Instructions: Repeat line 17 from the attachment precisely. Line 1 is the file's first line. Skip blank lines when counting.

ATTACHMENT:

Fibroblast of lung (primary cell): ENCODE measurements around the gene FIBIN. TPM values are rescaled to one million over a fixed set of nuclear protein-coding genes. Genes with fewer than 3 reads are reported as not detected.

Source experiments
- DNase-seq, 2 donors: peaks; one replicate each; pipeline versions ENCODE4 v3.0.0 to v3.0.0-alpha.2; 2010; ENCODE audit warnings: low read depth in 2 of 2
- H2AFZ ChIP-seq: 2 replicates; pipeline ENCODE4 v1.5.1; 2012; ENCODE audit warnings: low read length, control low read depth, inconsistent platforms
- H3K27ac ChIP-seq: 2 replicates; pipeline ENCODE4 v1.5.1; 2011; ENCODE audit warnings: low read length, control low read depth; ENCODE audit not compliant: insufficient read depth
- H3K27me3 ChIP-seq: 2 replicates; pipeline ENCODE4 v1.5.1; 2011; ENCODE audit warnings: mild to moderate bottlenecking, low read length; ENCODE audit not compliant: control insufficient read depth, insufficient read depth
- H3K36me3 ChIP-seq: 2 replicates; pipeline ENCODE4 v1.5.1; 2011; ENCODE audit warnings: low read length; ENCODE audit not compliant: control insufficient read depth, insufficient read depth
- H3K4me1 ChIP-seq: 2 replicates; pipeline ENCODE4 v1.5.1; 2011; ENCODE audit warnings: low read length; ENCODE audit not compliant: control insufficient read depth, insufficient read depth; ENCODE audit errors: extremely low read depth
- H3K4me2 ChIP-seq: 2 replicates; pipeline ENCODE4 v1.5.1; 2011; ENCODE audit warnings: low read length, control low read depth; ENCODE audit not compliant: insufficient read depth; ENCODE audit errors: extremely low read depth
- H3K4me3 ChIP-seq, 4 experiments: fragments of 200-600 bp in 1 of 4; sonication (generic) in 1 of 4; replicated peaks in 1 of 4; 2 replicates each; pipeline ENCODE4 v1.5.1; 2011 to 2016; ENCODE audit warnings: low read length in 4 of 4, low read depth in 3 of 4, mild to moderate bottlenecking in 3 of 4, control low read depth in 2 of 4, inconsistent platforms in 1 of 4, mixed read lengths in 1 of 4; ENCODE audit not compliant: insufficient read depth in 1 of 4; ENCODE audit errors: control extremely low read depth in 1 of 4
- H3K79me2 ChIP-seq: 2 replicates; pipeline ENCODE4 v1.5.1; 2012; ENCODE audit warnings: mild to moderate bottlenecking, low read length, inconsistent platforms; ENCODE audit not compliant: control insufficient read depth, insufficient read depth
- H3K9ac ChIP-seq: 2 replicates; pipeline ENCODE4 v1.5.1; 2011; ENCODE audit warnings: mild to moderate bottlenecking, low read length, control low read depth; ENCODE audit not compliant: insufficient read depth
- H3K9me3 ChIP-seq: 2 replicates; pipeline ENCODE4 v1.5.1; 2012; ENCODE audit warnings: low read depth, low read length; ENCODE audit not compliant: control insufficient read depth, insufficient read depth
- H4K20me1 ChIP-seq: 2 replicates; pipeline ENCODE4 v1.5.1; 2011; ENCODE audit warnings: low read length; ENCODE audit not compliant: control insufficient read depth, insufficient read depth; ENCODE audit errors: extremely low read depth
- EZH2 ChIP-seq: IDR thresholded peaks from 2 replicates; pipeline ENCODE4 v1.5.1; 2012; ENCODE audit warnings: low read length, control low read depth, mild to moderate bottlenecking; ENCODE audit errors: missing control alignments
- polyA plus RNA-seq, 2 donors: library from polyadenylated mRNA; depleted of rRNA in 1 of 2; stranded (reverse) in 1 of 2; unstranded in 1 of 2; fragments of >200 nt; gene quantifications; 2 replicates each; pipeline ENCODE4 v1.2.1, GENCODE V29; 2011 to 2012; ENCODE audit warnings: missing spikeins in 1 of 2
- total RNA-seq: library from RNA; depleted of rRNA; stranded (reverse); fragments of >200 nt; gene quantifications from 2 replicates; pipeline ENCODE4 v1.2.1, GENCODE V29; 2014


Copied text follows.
- total RNA-seq: library from RNA; depleted of rRNA; stranded (reverse); fragments of >200 nt; gene quantifications from 2 replicates; pipeline ENCODE4 v1.2.1, GENCODE V29; 2014